We are in Pakse, Laos. 300 km west of the Bo Y international border, which we crossed to Laos from Vietnam. A huge border crossing point that was planned for more, much more people, but where we felt rather completely lonely. No visa on arrival, no e-visa can be used here, no ATM, no shops, no exchange on the Laos side. Luckily we changed already some money in a small village on the Vietnamese side.
There is no information about the border crossing and none about the route to Pakse we could find ahead. No information about road quality, traffic, shopping or accommodation. So we packed ourselves with plenty of water, oatmeal and apples. In retrospect, it was quite easy. But we could not know that yet. In addition, the heat and high humidity makes us physically tired. We hope for accommodations, so that we can rest from about 1 PM somewhere in a room with at least a fan and sleep early to be able to start cycling again in the morning around 5:30 AM.
In fact our plan works out
Short stages and simple accommodations for one night we can find along the way.
Mostly happy to leave them in the morning, but at least protected from the heat and the thunderstorms that come in the afternoons, but unfortunately do not bring any cooling. Surprisingly, we cope well with the weather situation. And even the cold that has caught me, is to be held out with a little whining and cursing. So now 3.100 meters of altitude want to be overcome. We didn’t choose the touristy developed area, but for that it was a really magical area.
Aren’t we all always looking for the places without the tourists invading in droves? In search of the original?
They still exist, the regions beyond mass tourism. The places where culture and traditions are not primarily maintained and cultivated for tourists, but are a natural part of everyday life. The places where time sometimes seems to stand still, where there are no souvenir stores, tuktuks and multilingual illustrated menus.
Besides the charm of the original, peripheral, rural regions far from the political centers, there is often an inadequate infrastructure. Some will now know what I mean, because tourist like to complain about tourists, but they tend to overlook the fact that they are tourists themselves. It is not uncommon to complain that there are too many of them. It is not the fault of the tourists, it might be the greed, which does not allow a “gentle” tourism. In case there is some kind of “gentle” tourism, then not infrequently some are horrified by power outages, lack of internet or the warm beer.
The bicycle, the best way to travel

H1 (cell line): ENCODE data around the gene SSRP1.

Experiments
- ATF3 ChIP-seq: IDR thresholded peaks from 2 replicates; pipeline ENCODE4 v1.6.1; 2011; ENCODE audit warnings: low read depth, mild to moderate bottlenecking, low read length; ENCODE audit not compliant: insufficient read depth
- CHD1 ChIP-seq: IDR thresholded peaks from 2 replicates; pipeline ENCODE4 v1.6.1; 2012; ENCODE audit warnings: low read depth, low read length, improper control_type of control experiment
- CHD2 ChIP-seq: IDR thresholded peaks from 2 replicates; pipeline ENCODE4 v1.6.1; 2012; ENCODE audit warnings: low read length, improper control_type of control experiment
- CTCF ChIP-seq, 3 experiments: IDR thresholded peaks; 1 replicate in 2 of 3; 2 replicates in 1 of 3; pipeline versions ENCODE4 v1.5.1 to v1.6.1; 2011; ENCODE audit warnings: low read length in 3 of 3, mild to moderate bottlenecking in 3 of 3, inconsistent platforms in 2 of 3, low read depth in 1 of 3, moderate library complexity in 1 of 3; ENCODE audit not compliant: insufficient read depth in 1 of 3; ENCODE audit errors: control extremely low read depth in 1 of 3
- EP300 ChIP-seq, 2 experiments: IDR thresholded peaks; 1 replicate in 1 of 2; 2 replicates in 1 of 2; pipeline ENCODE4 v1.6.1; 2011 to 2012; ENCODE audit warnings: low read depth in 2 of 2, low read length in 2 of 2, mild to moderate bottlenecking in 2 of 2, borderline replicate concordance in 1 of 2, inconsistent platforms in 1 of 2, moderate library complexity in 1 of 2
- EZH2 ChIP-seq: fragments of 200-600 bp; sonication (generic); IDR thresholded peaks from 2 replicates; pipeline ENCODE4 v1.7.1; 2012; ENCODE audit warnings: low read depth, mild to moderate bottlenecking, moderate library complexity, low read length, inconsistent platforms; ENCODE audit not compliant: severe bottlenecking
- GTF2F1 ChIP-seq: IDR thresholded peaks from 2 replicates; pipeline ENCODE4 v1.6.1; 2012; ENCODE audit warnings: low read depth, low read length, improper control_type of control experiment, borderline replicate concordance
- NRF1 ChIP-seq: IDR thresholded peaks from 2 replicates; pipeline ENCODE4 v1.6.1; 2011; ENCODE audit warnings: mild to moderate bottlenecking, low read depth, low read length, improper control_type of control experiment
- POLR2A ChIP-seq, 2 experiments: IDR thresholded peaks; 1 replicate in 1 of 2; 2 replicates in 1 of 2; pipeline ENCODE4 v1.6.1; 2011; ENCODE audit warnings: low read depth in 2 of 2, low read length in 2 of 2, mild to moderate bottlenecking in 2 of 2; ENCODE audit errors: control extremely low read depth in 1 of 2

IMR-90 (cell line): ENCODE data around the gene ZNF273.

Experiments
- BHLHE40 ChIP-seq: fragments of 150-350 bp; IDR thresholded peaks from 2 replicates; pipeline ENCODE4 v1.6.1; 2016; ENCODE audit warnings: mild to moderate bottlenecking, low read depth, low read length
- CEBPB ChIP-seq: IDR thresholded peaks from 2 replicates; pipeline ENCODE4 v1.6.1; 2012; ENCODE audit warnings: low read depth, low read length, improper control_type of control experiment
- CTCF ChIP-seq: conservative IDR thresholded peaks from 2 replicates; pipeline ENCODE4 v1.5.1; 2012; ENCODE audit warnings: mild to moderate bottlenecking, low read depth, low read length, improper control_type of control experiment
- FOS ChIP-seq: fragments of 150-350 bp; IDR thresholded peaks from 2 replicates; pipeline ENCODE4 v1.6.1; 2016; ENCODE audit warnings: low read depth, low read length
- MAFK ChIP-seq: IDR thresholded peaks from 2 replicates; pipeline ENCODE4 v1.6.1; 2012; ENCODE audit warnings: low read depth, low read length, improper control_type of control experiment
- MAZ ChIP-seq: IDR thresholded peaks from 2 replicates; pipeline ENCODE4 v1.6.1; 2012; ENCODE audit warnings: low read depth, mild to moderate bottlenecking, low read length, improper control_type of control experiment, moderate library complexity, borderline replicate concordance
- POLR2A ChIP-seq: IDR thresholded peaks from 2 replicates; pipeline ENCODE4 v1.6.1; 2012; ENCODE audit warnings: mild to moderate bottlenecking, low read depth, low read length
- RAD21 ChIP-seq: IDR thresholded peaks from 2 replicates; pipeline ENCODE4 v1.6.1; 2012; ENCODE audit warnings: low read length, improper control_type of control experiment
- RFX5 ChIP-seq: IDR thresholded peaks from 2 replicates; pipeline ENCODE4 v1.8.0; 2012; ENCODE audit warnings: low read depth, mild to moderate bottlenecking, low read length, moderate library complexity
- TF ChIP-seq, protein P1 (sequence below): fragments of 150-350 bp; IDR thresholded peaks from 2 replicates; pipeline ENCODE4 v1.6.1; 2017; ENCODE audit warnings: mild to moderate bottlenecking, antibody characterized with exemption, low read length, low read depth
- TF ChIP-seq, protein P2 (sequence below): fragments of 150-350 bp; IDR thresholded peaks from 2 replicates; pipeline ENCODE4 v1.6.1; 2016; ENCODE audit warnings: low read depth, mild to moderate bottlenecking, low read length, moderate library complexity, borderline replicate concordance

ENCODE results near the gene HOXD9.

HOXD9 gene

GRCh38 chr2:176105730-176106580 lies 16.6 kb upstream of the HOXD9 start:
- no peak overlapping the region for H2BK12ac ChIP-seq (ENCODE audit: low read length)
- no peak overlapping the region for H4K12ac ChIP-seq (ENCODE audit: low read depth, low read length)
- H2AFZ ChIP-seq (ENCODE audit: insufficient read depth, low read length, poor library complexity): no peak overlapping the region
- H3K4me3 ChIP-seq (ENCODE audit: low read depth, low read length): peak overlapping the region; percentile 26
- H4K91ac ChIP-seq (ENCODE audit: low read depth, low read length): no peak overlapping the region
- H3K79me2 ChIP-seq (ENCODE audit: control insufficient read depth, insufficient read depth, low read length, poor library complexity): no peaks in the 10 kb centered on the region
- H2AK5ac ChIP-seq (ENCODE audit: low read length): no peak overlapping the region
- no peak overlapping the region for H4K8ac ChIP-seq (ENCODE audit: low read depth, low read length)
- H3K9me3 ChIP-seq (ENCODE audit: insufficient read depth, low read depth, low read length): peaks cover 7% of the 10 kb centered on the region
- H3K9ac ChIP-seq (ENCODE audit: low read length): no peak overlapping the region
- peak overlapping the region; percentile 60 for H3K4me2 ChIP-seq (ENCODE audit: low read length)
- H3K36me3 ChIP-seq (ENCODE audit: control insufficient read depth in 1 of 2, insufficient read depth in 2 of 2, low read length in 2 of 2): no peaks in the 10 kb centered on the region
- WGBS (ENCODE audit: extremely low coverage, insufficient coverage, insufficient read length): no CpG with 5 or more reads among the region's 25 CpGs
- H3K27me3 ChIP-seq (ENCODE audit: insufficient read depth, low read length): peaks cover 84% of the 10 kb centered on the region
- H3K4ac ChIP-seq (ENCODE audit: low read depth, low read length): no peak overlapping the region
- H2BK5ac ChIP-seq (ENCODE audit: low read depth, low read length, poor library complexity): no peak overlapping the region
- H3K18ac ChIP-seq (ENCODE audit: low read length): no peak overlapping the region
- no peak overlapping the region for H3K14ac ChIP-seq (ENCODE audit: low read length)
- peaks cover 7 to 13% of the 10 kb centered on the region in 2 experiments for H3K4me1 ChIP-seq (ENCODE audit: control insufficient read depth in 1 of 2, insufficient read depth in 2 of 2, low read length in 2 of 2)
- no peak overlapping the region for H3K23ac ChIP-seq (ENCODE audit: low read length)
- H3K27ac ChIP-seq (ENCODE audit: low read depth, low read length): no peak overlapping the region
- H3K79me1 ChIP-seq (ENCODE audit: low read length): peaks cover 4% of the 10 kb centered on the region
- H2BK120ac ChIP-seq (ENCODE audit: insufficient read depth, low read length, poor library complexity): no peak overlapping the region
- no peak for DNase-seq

Just in the last days I know again why I prefer traveling by bicycle with all its difficulties to all other possibilities. We can decide for ourselves in which places we want to stay. No guidance system for tourist highlites, no compass for the tourist-adapted restaurants.
But instead the one or other feeling of “struggle for survival”. The fear of getting stuck if the road quality drops, the fear of running out of strength somewhere in jungle areas, running out of water or getting stuck in the mud.
None of that happened. And with zero expectations, we thoroughly enjoyed every little situation, even the warm beer.
Once again, it’s the expectations that play a role on a trip like this. And even the climbs, for which we had some respect in advance, were not so bad.
If I described Vietnam as “quiet”, then I can describe us in Laos as “quiet”. We had developed an incredible inner peace for and on the coming stages.
The roads were perfect, the sound of the animals in the jungle accompanied us for days, then the first isolated houses, the astonished faces, the laughter, the friendliness……
…… and the sticky rice. Delicious.
Sticky rice is a staple in Lao cuisine. Gluten free but full of carbohydrates. So no wonder we were always feeling a little tired after eating this stuff.
Here, the rice is eaten with a sauce at every meal and just not only as a dessert with coconut and mango. A bit rubbery, like little worms it feels, but simply delicious.
And there I sit now, in Pakse. We take a break for a few days before we set off, along the Mekong River, to Cambodia. We will stick to short stages, because we have time. Here our visa does not expire so soon, so we want to enjoy. More often a little break, a little sight seeing, a little more Mekong. Pakse, still a little sleepy place, but you can feel the tourism and the will to attract even more. An Italian guy with his pizzeria, a Frenchman with his bakery, they all come or have been here for a while, waiting for more guests. And they will not be absent. I hope the Laotian businessman will find his place as well.
We will leave within the next 2 days. Along the Mekong in Laos to Cambodia. So we will reach our first stage destination on our bicycle world tour after one year of traveling, one year on the road.
Some impressions from Pakse in Laos.